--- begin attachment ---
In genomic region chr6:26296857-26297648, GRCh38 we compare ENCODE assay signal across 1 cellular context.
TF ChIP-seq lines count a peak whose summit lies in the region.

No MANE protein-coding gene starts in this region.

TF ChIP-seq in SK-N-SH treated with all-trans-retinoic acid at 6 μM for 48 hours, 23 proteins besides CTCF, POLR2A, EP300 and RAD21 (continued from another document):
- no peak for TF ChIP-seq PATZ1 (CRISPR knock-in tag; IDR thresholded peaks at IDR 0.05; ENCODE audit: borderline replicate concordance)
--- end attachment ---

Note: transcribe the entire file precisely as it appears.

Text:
In genomic region chr6:26296857-26297648, GRCh38 we compare ENCODE assay signal across 1 cellular context.
TF ChIP-seq lines count a peak whose summit lies in the region.

No MANE protein-coding gene starts in this region.

TF ChIP-seq in SK-N-SH treated with all-trans-retinoic acid at 6 μM for 48 hours, 23 proteins besides CTCF, POLR2A, EP300 and RAD21 (continued from another document):
- no peak for TF ChIP-seq PATZ1 (CRISPR knock-in tag; IDR thresholded peaks at IDR 0.05; ENCODE audit: borderline replicate concordance)